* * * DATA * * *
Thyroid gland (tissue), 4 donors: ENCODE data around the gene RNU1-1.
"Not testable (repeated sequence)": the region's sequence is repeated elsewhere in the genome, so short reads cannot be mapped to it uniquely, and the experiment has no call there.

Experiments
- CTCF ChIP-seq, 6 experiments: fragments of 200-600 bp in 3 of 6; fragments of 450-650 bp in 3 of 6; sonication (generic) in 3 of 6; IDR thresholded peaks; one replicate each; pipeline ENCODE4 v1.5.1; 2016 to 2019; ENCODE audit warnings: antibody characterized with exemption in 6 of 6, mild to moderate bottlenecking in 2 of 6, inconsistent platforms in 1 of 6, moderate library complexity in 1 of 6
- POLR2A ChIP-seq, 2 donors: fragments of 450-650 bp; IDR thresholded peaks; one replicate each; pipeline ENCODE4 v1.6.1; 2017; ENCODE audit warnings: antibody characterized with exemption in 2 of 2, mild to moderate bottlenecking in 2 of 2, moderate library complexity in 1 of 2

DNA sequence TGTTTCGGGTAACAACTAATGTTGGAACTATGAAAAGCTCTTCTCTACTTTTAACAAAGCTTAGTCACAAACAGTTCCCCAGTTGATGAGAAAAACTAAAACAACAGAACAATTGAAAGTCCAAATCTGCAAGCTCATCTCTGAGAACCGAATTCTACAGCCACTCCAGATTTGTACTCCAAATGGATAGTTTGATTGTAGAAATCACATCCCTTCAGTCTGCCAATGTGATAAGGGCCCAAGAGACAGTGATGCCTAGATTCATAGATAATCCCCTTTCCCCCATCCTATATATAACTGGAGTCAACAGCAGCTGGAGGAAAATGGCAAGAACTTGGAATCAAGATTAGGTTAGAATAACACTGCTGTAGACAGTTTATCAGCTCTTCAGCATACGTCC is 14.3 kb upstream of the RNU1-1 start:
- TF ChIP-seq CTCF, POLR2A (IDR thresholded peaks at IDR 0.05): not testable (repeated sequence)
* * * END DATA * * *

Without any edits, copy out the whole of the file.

Thyroid gland (tissue), 4 donors: ENCODE data around the gene RNU1-1.
"Not testable (repeated sequence)": the region's sequence is repeated elsewhere in the genome, so short reads cannot be mapped to it uniquely, and the experiment has no call there.

Experiments
- CTCF ChIP-seq, 6 experiments: fragments of 200-600 bp in 3 of 6; fragments of 450-650 bp in 3 of 6; sonication (generic) in 3 of 6; IDR thresholded peaks; one replicate each; pipeline ENCODE4 v1.5.1; 2016 to 2019; ENCODE audit warnings: antibody characterized with exemption in 6 of 6, mild to moderate bottlenecking in 2 of 6, inconsistent platforms in 1 of 6, moderate library complexity in 1 of 6
- POLR2A ChIP-seq, 2 donors: fragments of 450-650 bp; IDR thresholded peaks; one replicate each; pipeline ENCODE4 v1.6.1; 2017; ENCODE audit warnings: antibody characterized with exemption in 2 of 2, mild to moderate bottlenecking in 2 of 2, moderate library complexity in 1 of 2

DNA sequence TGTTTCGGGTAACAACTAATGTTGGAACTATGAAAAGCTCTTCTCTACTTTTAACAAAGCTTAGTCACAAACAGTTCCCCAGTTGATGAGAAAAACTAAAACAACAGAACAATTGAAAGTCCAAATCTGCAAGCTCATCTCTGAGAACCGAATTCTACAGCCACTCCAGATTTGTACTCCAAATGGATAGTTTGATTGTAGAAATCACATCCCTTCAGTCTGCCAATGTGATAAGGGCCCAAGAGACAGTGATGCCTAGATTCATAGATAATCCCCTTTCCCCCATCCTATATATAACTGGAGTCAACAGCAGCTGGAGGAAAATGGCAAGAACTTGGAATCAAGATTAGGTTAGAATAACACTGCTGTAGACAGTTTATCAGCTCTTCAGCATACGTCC is 14.3 kb upstream of the RNU1-1 start:
- TF ChIP-seq CTCF, POLR2A (IDR thresholded peaks at IDR 0.05): not testable (repeated sequence)